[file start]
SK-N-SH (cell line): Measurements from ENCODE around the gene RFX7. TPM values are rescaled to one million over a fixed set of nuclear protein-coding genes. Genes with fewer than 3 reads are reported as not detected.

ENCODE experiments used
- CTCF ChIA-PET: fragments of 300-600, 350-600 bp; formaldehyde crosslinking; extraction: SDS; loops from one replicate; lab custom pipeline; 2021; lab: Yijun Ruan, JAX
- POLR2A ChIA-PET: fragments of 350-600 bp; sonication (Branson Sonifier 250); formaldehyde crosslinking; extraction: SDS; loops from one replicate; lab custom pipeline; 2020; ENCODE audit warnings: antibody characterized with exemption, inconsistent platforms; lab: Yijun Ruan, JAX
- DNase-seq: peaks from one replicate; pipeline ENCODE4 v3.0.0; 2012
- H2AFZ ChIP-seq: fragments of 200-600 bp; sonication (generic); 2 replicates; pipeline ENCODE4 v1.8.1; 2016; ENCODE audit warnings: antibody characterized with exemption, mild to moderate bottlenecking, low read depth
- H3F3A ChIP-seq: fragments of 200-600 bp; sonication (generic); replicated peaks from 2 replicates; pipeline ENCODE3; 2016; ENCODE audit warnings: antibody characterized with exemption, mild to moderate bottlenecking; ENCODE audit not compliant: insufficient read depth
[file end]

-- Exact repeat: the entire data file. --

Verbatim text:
SK-N-SH (cell line): Measurements from ENCODE around the gene RFX7. TPM values are rescaled to one million over a fixed set of nuclear protein-coding genes. Genes with fewer than 3 reads are reported as not detected.

ENCODE experiments used
- CTCF ChIA-PET: fragments of 300-600, 350-600 bp; formaldehyde crosslinking; extraction: SDS; loops from one replicate; lab custom pipeline; 2021; lab: Yijun Ruan, JAX
- POLR2A ChIA-PET: fragments of 350-600 bp; sonication (Branson Sonifier 250); formaldehyde crosslinking; extraction: SDS; loops from one replicate; lab custom pipeline; 2020; ENCODE audit warnings: antibody characterized with exemption, inconsistent platforms; lab: Yijun Ruan, JAX
- DNase-seq: peaks from one replicate; pipeline ENCODE4 v3.0.0; 2012
- H2AFZ ChIP-seq: fragments of 200-600 bp; sonication (generic); 2 replicates; pipeline ENCODE4 v1.8.1; 2016; ENCODE audit warnings: antibody characterized with exemption, mild to moderate bottlenecking, low read depth
- H3F3A ChIP-seq: fragments of 200-600 bp; sonication (generic); replicated peaks from 2 replicates; pipeline ENCODE3; 2016; ENCODE audit warnings: antibody characterized with exemption, mild to moderate bottlenecking; ENCODE audit not compliant: insufficient read depth